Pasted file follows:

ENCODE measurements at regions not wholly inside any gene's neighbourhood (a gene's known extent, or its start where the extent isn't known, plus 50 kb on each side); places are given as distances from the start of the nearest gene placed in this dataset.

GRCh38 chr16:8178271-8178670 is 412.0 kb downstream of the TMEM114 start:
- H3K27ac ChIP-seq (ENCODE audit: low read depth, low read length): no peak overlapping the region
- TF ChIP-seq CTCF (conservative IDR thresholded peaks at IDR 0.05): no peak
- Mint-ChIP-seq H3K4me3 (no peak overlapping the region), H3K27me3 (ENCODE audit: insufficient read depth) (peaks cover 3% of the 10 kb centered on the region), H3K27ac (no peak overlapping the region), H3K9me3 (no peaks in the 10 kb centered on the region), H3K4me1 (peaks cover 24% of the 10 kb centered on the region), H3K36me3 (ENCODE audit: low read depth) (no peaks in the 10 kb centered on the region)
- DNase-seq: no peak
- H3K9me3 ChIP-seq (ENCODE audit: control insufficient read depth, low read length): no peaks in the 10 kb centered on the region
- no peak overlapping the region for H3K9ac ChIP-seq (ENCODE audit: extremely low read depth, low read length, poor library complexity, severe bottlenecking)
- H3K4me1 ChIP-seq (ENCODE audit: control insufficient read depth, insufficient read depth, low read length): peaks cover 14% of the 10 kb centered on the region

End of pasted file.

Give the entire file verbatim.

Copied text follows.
ENCODE measurements at regions not wholly inside any gene's neighbourhood (a gene's known extent, or its start where the extent isn't known, plus 50 kb on each side); places are given as distances from the start of the nearest gene placed in this dataset.

GRCh38 chr16:8178271-8178670 is 412.0 kb downstream of the TMEM114 start:
- H3K27ac ChIP-seq (ENCODE audit: low read depth, low read length): no peak overlapping the region
- TF ChIP-seq CTCF (conservative IDR thresholded peaks at IDR 0.05): no peak
- Mint-ChIP-seq H3K4me3 (no peak overlapping the region), H3K27me3 (ENCODE audit: insufficient read depth) (peaks cover 3% of the 10 kb centered on the region), H3K27ac (no peak overlapping the region), H3K9me3 (no peaks in the 10 kb centered on the region), H3K4me1 (peaks cover 24% of the 10 kb centered on the region), H3K36me3 (ENCODE audit: low read depth) (no peaks in the 10 kb centered on the region)
- DNase-seq: no peak
- H3K9me3 ChIP-seq (ENCODE audit: control insufficient read depth, low read length): no peaks in the 10 kb centered on the region
- no peak overlapping the region for H3K9ac ChIP-seq (ENCODE audit: extremely low read depth, low read length, poor library complexity, severe bottlenecking)
- H3K4me1 ChIP-seq (ENCODE audit: control insufficient read depth, insufficient read depth, low read length): peaks cover 14% of the 10 kb centered on the region